For example, to attain an ATO level 3 CNDSP certification, the provider was required to meet 100% of priority I metrics, 100% of priority II metrics, and no less than 90% of priority III and IV metrics. The ESM version 8 was in effect for four years; it was replaced in 2015 by ESM v9.
ESM 9.2. ESM version 9.2, released in 2015, was the result of a wave of updates to the Defense Department’s DoD 8500 policy series. ESM 9.2 was considered by many in the CSSP community as the best ESM version. In fact, the DHS CSP Program, a sister to the DOD CSSP Program, used the ESM 9.2 to establish its CSP mission in late 2019. Through a partnership with the DoD, the Department of Homeland Security (DHS) was able to quickly benefit from the adoption and minimum tailoring of the DOD CSSP ESM 9.2. Today, 14 DHS CSPs are responsible for provisioning 24x7x365 cybersecurity services to implement and protect DHS information systems and networks globally.
Changes in cybersecurity policy triggered the full revamp of ESM v8 into a new version that incorporated a maturity model and metrics to monitor and measure the progress and continuous improvement of provider and subscriber’s relationships; cooperation, collaboration, and coordination among the CSSP community; and innovation and sharing. With these updates, the program was also renamed from CNDSP Program to CSSP Program. The formal and final ESM v9 was organized into four functional areas: protect, detect, respond, and sustain – and 13 cybersecurity activities. The 13 cybersecurity activities were further augmented by 38 performance metrics. Each metric was also prioritized in five maturity levels: ML0 (incomplete), ML1 (performed), ML2 (advanced), ML3 (optimized), and ML4 (innovative).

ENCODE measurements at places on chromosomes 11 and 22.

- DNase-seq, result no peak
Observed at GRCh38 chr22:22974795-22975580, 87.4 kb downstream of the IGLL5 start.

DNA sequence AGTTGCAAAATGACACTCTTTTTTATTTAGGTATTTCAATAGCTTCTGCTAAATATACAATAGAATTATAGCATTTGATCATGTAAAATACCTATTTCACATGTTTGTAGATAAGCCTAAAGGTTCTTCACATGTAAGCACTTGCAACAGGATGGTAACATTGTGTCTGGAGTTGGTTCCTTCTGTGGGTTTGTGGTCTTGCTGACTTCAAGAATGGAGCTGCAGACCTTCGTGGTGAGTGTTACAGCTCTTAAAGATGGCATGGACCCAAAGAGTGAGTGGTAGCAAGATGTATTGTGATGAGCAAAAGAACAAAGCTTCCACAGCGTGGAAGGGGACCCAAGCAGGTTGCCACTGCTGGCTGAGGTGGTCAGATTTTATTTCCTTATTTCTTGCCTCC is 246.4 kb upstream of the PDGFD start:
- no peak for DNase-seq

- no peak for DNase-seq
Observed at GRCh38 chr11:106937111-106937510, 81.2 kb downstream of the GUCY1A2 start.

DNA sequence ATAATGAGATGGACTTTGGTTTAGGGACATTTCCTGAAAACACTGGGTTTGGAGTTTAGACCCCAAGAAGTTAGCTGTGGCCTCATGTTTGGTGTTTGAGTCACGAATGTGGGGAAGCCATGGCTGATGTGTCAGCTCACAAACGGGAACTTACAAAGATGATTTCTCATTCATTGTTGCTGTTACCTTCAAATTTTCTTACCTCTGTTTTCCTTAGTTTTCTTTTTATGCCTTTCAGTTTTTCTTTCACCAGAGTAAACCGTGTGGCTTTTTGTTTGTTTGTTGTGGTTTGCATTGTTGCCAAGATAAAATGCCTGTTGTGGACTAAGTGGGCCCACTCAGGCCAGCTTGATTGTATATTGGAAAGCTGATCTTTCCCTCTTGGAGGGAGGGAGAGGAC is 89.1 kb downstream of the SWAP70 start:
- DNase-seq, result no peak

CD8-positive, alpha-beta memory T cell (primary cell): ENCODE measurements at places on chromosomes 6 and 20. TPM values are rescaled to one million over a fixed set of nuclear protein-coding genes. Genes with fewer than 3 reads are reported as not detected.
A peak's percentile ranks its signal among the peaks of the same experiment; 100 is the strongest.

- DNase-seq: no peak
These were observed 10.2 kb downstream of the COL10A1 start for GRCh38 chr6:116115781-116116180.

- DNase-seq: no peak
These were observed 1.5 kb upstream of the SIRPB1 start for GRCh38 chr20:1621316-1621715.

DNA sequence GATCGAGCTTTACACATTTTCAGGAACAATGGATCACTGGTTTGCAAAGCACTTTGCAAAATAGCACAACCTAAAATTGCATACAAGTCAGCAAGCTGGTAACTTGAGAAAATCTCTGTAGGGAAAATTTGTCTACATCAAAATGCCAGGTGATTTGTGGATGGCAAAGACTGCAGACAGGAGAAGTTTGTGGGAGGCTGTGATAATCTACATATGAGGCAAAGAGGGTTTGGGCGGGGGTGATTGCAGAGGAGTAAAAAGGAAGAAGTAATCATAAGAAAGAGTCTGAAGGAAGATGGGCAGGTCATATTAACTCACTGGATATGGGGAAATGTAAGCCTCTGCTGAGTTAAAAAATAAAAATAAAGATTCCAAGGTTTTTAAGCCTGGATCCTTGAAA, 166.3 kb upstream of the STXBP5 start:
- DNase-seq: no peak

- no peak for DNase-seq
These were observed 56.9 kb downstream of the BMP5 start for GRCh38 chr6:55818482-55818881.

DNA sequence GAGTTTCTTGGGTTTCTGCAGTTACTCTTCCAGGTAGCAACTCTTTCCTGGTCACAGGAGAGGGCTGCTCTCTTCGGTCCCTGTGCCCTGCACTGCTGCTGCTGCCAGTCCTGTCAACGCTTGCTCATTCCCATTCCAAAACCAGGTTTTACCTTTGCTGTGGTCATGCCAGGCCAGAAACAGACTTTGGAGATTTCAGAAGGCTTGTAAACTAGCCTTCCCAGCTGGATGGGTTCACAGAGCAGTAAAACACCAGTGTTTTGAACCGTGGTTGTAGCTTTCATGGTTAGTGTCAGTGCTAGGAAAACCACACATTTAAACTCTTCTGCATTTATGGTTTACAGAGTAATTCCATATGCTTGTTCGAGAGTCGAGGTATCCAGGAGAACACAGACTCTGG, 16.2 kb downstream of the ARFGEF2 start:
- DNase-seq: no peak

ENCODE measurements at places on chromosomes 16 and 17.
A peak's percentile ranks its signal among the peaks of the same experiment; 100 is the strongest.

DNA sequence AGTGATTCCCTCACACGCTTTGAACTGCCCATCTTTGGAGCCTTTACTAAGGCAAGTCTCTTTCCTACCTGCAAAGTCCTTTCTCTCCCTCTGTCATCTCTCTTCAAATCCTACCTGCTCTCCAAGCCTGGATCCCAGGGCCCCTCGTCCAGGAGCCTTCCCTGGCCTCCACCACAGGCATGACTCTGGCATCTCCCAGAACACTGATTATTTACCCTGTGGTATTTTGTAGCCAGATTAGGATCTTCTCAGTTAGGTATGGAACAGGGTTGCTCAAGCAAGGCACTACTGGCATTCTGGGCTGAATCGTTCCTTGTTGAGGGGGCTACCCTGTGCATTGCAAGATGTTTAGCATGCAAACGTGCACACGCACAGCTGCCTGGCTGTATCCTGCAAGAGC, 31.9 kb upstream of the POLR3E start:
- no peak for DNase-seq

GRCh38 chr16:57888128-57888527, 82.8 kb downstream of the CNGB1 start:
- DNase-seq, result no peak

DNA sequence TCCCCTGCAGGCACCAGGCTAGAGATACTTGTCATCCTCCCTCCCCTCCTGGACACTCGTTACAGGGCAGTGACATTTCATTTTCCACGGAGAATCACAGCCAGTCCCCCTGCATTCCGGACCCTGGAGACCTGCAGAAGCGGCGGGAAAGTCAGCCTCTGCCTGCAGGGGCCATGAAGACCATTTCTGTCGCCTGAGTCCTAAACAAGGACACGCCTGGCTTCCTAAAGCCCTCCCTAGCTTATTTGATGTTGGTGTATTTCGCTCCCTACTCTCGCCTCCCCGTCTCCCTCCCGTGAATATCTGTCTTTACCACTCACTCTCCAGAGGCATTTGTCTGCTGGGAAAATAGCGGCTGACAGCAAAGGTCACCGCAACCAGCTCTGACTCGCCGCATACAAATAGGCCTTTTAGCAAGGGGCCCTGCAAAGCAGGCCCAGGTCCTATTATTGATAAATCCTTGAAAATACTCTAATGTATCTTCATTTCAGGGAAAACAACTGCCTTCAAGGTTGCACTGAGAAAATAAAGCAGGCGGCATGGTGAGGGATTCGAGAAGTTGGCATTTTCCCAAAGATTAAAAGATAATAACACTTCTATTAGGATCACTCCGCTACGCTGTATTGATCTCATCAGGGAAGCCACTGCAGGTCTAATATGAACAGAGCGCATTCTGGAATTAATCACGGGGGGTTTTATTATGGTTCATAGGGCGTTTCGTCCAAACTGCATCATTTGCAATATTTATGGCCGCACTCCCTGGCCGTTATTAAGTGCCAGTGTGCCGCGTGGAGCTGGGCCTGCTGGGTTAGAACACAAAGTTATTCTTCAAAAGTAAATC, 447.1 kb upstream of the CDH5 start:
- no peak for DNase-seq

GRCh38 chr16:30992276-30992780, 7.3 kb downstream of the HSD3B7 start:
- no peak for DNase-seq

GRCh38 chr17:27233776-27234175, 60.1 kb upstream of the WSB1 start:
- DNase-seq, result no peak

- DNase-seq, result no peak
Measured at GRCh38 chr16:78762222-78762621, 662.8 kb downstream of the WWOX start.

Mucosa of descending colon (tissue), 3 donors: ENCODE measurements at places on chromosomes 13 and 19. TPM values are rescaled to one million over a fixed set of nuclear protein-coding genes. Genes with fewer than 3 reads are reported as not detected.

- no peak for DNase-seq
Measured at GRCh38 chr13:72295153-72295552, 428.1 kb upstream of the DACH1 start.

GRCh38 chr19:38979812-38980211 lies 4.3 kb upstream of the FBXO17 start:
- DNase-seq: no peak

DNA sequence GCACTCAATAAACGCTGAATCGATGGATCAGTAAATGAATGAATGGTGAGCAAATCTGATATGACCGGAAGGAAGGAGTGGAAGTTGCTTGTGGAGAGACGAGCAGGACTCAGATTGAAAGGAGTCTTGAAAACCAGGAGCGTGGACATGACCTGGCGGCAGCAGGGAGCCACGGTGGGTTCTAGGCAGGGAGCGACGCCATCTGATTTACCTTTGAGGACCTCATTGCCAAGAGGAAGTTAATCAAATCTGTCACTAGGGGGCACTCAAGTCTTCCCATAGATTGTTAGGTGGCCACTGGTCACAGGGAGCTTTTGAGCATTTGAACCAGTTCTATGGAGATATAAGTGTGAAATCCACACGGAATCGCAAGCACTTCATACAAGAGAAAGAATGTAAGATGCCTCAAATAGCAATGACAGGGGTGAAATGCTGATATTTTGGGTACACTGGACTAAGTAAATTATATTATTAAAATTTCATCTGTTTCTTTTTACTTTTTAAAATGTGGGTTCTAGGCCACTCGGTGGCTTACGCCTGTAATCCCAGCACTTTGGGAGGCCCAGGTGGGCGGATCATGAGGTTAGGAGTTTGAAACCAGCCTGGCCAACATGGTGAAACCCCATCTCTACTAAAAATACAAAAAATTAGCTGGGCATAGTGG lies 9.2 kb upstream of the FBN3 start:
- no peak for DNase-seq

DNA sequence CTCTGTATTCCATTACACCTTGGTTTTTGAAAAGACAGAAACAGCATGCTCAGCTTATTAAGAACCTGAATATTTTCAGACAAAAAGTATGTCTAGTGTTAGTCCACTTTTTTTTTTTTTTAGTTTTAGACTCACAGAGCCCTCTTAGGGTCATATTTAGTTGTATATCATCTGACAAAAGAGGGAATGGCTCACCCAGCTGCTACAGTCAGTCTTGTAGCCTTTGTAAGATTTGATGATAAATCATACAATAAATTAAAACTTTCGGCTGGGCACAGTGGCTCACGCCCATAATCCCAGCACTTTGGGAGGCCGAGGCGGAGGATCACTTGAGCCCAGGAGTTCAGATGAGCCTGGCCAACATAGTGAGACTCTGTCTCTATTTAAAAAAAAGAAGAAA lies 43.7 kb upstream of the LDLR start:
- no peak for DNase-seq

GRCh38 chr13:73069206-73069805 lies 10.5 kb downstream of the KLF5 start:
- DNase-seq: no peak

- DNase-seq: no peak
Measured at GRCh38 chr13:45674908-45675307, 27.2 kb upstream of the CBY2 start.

During a CSSP evaluation, each maturity level was assessed and assigned a value of fully executed and fully documented, and each metric was assessed and assigned a value of achieved, not achieved, or not applicable. After an ESM evaluation, each CND provider received a CSSP designation determined by the overall accumulation and percentage of compliant performance metrics. The ESM version 9 was in effect for 4 years; it was replaced in 2019 by ESM v10.
ESM v10. Today’s ESM version, v10, was released in 2019 and driven by Executive Order 13800, Strengthening the Cybersecurity of Federal Networks and Critical Infrastructure, which mandated the adoption of the NIST Cybersecurity Framework (CSF). This ESM is organized into NIST CSF core functions, categories and sub-categories to ensure the ability for mission owners to identify, protect, detect, respond, and recover in support of defensive cyber operations (DCO), DCO internal defensive measures (IDM), and DODIN Operations.